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Open Book – Pt. 2

(sorry for the long delay between parts but I was engaged in other projects, and I had to find the top of my head)

As I said in Part 1, Elsevier, a multibillion-dollar scientific publishing company, is trying to present itself as a friend of Open Access.

Is this a joke?

Elsevier was behind a recent lobbying effort to bottle taxpayer-funded scientific research behind their paywalls. The very lifeblood of this company is its ability to keep research papers behind its subscription system. This is like Microsoft touting an Open Source initiative. This is like a lion touting a vegan diet. 

The key behind Elsevier’s business model is in the traditional name for scientific publications: papers. Believe it or not, there was a world before The Internet, when companies would disseminate information on bound collections of flat pressed dead trees. This required large installations of printing presses and binderies, and a network of distribution to deliver these papers to your door. Now there is electronic distribution which significantly lowers costs. However, Elsevier continues to charge excruciating prices for access to the very many journals it controls. Not content with that, it actually tried to buy a law that taxpayer-funded research would also be hidden behind their subscription system, even though taxpayers funded the research and funded creation of the distribution system it now uses!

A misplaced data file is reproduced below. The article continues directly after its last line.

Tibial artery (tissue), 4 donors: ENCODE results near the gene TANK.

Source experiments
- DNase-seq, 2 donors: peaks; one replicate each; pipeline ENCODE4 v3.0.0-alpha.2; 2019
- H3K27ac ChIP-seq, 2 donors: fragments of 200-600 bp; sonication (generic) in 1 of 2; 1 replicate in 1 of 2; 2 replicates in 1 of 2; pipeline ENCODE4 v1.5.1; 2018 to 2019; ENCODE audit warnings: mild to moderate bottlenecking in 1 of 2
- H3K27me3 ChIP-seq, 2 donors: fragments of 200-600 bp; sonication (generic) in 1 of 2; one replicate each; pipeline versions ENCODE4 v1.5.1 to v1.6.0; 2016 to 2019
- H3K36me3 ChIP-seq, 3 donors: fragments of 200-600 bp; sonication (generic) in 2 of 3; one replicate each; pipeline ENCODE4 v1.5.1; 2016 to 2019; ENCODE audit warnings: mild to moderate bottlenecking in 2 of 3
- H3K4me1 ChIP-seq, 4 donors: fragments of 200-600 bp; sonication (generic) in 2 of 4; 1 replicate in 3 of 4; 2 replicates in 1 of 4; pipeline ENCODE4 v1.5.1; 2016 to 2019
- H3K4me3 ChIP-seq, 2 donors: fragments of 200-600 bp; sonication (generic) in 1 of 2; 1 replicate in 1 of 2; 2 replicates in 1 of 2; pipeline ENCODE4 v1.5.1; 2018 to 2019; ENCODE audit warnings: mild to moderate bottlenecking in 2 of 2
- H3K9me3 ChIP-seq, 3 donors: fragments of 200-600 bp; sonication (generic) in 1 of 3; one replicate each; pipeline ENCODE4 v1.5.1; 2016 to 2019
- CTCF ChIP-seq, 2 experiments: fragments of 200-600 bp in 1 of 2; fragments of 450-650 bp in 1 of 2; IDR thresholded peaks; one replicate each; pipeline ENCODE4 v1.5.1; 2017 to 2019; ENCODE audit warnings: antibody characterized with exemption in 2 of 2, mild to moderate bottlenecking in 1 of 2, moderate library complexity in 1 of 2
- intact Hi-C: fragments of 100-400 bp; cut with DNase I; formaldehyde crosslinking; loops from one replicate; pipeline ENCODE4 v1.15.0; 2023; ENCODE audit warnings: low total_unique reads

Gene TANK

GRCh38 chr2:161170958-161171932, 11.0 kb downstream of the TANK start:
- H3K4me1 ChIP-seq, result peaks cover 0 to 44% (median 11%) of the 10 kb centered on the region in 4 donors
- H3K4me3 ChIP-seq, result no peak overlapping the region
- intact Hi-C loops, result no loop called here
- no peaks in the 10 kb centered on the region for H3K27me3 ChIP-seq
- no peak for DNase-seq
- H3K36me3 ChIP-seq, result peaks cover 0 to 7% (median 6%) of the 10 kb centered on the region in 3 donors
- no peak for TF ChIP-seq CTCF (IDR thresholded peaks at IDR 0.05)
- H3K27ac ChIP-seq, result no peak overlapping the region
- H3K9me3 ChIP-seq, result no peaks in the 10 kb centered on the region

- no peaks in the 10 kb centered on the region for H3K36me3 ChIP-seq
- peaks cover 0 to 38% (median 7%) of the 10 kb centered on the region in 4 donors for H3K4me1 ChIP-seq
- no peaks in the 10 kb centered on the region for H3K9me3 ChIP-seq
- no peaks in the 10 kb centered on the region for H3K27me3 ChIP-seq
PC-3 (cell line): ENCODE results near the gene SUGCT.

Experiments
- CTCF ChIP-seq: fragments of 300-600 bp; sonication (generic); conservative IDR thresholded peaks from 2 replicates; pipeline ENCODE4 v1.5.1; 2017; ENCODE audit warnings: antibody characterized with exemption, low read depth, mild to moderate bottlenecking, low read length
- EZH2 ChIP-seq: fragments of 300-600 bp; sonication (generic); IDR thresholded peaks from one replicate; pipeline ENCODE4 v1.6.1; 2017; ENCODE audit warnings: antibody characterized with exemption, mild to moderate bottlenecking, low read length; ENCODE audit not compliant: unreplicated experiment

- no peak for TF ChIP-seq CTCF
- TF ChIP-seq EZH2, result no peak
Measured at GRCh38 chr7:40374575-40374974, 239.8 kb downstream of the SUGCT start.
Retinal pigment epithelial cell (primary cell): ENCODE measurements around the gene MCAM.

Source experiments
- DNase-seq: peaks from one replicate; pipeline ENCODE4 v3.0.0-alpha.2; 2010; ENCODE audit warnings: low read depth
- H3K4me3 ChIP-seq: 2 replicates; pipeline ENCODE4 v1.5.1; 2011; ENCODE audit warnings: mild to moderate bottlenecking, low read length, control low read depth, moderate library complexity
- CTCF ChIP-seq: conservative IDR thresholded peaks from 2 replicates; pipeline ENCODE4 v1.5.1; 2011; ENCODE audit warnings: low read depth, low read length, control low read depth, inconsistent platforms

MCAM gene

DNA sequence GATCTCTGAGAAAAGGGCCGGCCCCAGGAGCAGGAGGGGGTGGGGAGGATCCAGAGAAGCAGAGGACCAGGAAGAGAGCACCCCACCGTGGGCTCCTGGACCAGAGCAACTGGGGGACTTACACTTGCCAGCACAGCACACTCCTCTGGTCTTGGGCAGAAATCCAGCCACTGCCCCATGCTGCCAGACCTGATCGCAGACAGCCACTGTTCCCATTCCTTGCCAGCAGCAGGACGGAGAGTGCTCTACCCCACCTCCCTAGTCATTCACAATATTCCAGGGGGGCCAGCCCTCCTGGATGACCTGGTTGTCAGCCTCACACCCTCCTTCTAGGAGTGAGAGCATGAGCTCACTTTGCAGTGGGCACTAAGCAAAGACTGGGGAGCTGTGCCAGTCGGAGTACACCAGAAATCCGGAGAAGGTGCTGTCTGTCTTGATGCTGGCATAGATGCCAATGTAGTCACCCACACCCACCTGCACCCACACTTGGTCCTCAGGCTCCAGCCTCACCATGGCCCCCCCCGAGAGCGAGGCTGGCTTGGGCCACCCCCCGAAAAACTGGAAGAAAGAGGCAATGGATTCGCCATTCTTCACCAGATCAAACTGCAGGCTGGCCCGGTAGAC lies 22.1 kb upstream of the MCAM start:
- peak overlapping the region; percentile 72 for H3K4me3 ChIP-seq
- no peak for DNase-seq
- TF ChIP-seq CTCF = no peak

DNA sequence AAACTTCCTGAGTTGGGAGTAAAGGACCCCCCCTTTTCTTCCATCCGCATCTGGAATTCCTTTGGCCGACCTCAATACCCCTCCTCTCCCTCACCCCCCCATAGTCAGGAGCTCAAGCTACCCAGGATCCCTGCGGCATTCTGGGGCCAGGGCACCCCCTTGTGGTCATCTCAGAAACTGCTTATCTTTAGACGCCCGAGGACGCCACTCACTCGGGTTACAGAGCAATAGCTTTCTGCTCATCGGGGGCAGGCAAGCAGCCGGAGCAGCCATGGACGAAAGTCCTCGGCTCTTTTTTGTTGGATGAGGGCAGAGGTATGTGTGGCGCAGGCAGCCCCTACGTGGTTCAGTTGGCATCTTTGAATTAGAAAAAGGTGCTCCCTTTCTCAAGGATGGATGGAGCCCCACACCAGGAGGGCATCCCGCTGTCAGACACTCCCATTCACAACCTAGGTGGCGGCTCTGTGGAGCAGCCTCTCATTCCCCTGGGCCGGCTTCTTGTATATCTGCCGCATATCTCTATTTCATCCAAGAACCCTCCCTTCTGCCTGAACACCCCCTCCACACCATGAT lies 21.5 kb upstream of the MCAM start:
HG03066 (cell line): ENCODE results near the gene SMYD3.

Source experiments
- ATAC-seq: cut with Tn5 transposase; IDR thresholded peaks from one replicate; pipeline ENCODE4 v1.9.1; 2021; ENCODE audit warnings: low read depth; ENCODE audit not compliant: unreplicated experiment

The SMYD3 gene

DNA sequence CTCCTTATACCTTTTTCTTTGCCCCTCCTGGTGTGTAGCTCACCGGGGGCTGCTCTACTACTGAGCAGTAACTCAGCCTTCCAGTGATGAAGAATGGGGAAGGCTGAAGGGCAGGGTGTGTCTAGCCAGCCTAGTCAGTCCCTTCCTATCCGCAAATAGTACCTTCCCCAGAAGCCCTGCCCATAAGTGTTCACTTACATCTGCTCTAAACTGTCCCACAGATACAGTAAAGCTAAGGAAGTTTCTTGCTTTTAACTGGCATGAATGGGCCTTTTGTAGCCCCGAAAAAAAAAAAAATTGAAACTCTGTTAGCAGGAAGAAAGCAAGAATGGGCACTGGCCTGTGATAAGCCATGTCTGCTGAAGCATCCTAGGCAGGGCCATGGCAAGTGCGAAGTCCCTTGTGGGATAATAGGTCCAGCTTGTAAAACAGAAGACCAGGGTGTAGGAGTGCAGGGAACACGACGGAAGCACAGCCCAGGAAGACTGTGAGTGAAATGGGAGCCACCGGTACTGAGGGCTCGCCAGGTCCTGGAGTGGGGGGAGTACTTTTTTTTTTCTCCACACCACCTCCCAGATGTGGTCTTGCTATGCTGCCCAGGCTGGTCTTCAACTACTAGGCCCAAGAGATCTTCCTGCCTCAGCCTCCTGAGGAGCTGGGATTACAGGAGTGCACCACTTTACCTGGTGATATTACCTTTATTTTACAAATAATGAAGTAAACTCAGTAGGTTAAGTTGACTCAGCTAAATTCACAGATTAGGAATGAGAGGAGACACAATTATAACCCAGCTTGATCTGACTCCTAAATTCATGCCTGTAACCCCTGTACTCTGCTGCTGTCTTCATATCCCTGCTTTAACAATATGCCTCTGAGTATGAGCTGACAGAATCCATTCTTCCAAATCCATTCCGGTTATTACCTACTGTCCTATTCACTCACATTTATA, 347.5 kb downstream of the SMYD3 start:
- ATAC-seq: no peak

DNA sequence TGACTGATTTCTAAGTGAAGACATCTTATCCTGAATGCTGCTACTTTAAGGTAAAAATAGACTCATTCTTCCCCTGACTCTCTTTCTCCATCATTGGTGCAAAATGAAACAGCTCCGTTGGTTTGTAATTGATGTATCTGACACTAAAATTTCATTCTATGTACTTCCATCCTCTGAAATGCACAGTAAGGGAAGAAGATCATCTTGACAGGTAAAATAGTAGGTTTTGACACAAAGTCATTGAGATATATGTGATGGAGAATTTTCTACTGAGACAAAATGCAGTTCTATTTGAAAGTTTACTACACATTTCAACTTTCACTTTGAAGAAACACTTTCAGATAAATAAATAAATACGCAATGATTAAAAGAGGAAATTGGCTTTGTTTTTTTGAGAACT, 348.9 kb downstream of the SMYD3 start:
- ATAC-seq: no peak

The scientific process was built on collaboration and free exchange of ideas. Science was originally done by citizens enraptured by the pure pursuit of knowledge (think Benjamin Franklin). It later became a creature held captive by institutions, and its dissemination captive to those with physical distribution channels. However, now with The Internet and the access to learning and communication it provides, citizens are again becoming more involved with science. The return from discovery was never in the information of how you got there, but from the end product itself (don’t get me started about the perversion of patent law and how much that stifles innovation…).

Distribution is now extremely cheap, and business models must adjust to this new reality or get out of the way. In fact, the reality is that distribution can be done by the authors themselves and more each day are turning to free and open publication. This is the new wave that Elsevier is trying to ape. Don’t be fooled. Elsevier is not Open Access – they are Open Wallet.

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